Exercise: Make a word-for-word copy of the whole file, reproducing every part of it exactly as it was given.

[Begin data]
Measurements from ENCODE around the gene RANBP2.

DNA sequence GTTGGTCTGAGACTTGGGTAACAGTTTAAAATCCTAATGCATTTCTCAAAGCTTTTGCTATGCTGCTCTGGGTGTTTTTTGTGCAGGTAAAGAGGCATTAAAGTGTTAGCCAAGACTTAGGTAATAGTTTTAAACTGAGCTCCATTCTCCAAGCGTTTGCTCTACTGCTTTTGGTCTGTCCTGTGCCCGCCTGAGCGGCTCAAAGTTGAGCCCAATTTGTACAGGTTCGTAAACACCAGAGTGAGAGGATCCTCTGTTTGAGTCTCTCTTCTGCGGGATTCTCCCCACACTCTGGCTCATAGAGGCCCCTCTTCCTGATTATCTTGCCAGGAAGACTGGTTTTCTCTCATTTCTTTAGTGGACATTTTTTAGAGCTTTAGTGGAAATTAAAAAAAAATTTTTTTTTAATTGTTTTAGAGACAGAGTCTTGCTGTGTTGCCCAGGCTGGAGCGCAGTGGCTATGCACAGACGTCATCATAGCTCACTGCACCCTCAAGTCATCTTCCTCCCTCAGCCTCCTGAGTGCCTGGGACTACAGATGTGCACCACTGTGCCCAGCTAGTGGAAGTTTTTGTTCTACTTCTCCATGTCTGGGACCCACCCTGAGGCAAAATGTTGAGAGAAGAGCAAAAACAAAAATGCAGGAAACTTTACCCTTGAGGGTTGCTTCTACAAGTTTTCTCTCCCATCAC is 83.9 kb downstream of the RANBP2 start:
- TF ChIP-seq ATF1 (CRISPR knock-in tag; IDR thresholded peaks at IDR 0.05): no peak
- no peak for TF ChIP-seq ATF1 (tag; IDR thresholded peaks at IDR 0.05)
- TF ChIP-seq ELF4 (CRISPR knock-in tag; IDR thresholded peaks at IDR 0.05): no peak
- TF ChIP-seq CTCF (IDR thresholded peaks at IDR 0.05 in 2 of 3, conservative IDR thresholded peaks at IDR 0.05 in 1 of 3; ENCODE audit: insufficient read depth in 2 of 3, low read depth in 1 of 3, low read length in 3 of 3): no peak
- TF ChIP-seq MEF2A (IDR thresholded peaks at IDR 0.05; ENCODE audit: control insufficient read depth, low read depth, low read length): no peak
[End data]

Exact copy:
Measurements from ENCODE around the gene RANBP2.

DNA sequence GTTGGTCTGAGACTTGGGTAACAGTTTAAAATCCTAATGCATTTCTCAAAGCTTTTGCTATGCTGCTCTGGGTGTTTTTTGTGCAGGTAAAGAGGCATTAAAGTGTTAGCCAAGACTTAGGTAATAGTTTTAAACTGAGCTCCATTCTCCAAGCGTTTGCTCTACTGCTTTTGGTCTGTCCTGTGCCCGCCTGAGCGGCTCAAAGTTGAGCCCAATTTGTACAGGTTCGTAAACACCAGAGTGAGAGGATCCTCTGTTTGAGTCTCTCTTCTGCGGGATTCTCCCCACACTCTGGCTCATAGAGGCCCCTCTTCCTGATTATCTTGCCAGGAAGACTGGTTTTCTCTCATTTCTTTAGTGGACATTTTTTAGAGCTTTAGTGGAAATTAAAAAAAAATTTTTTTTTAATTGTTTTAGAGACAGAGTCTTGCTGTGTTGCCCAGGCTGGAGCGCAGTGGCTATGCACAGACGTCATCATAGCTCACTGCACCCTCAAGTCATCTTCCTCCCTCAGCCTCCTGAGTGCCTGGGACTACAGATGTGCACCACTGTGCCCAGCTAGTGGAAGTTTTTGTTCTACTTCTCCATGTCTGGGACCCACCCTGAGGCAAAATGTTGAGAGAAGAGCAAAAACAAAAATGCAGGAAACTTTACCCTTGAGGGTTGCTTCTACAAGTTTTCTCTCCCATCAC is 83.9 kb downstream of the RANBP2 start:
- TF ChIP-seq ATF1 (CRISPR knock-in tag; IDR thresholded peaks at IDR 0.05): no peak
- no peak for TF ChIP-seq ATF1 (tag; IDR thresholded peaks at IDR 0.05)
- TF ChIP-seq ELF4 (CRISPR knock-in tag; IDR thresholded peaks at IDR 0.05): no peak
- TF ChIP-seq CTCF (IDR thresholded peaks at IDR 0.05 in 2 of 3, conservative IDR thresholded peaks at IDR 0.05 in 1 of 3; ENCODE audit: insufficient read depth in 2 of 3, low read depth in 1 of 3, low read length in 3 of 3): no peak
- TF ChIP-seq MEF2A (IDR thresholded peaks at IDR 0.05; ENCODE audit: control insufficient read depth, low read depth, low read length): no peak